Gingham: Fading into my genetics

While I was growing up, my mother loved gingham – I dare say she still does – and you could easily tell that she did. In our kitchen in Rome, NY, she had red gingham everything: curtains, place mats, a serving tray, mugs (with cute animals on them), among many other things. For this reason, I came to dislike gingham almost as much as she loved it, though I’m sure the contrasting yellow walls in that micro-sized kitchen didn’t help much.

Slowly though, I came to have a more accepting feeling about gingham. I mean, come on, if Dorothy can rock the blue gingham, it can’t be that bad of a pattern (thanks to my mom, I’ve even had a Dorothy costume in the works for several years now).

And today, I think I turned the corner. I bought a faded-mint-green long-sleeved button-up collared gingham shirt (for $5, mind you). I think it will look really cute over a white t-shirt or tank-top. But the point is that though I can’t quite imagine wearing (or buying) red gingham, I’ve become quite fond of the pattern in other more subtle colors. In fact, it creates an interesting feeling of nostalgia when I see most gingham.

And this is just one of several things about myself that I’ve noticed over the past two to five years that makes me laugh as I realize how much I’m becoming like my mother.

1) I take longer than I’d like to get out of a vehicle when I’ve arrived at my destination: gathering the items I’d like to take with me or taking out of my purse those items I’d rather leave behind.
2) I often run late – a trait of hers that I’m less fond of, but that I forgive her of since it is understandable. If it is important to arrive on-time, I tell my mom that the “start” time is about a half-hour beforehand – it usually does the trick.  And now, well, I set the “start” time on my iCal to about 15-20 minutes before I need to be there, especially for an appointment.
3) I love purple. This actually seems to be something for which I’m genetically predisposed; most of the women in my family – at least on my mom’s side – loved purple. It does seem that the older I get, the more purple there is in my wardrobe at least. I am also becoming more fond of green – my grandma Mütter’s favorite – albeit not all varieties, as I get older.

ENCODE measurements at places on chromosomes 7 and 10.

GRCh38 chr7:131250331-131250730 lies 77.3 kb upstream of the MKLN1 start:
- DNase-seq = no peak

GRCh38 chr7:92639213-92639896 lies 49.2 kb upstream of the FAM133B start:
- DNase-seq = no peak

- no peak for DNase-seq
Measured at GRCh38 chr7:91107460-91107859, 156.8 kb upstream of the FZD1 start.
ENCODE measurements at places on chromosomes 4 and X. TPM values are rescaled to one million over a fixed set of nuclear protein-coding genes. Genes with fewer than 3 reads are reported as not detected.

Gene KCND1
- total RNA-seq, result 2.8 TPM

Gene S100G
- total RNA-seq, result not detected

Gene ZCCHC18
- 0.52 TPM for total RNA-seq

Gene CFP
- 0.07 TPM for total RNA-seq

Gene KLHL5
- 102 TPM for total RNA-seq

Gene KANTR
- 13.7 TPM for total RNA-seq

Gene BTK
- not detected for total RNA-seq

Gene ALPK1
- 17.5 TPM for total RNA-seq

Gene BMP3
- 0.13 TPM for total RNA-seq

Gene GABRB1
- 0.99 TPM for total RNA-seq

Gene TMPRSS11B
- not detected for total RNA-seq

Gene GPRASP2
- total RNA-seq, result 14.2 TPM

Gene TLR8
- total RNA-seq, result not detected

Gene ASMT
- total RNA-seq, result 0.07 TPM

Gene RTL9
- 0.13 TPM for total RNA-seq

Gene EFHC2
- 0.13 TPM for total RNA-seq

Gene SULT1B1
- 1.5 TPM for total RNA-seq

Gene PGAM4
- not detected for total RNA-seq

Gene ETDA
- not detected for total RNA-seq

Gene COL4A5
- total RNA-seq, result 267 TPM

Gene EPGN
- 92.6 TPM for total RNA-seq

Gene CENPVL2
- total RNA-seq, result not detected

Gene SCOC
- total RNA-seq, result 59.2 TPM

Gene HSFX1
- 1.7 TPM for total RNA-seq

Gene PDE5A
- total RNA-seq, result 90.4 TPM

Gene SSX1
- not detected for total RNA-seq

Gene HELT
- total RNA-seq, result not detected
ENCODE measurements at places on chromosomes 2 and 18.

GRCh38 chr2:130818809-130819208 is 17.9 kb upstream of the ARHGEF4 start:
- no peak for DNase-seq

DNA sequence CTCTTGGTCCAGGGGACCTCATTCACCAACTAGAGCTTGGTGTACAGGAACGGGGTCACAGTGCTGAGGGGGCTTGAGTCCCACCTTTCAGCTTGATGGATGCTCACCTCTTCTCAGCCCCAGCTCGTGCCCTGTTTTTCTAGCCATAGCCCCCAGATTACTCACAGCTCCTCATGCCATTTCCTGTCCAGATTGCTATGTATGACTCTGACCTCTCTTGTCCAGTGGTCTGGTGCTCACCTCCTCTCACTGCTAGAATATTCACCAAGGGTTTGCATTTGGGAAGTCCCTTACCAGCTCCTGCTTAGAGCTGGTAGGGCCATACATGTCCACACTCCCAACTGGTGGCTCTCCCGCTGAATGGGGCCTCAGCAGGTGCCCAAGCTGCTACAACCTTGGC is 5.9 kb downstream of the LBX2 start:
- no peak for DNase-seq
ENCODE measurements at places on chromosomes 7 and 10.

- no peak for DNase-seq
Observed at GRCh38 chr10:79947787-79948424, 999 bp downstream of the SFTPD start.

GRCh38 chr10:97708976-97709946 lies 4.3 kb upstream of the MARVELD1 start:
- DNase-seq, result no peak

4) I ramble. Ugh. Granted, I don’t have the same ability to recall painstaking details, but the rambling seems to get worse as I get older. So far I’m able to catch myself after a bit, but I do think that there will come a day when I’m less able to.
5) I carry too much in my purse! I think I’ve transformed my purse into a bag, actually. I even bought my current one to replace my canvass bag that I used to carry around when I went out. I like to have my water bottle and wallet with me, minimally, and hate to carry more than one thing. Until recently I didn’t even carry a bag and would just carry my wallet, which I still do from time to time. However, it seems that more and more keeps creeping into my purse.

I’m sure there are more things… but five is a good start. And, well, if I’m blessed enough to have these traits – not all of which are undesirable – perhaps I’ll be blessed enough to inherit her more admirable traits, the ones that took me nearly 30 years to recognize and some that took her nearly 60 years to develop: compassion, creativity, generosity, humor, courage, strength, faith, determination, adaptability, and inner-beauty. She’s an amazing woman who I love dearly and I’m proud to call her my mom.

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3 Responses to Gingham: Fading into my genetics

  1. Jeremiah says:

    What a touching (and humorous) tribute. I hope your mom gets to see this.

    • crista says:

      Thanks! You certainly experience a lot of these transformations and realizations! So thank you for tolerating them and laughing with/at me. =)

      • Feb. 28, 2012 I already had wet eyes – sunlight to the left of library window. Do you have an extra tissue? Some you read to me — the last part I read twice and before finishing the second read, my eyes were drowning and a tear rolled down my cheek. Thanks for the memories! Did it really take 60 years?

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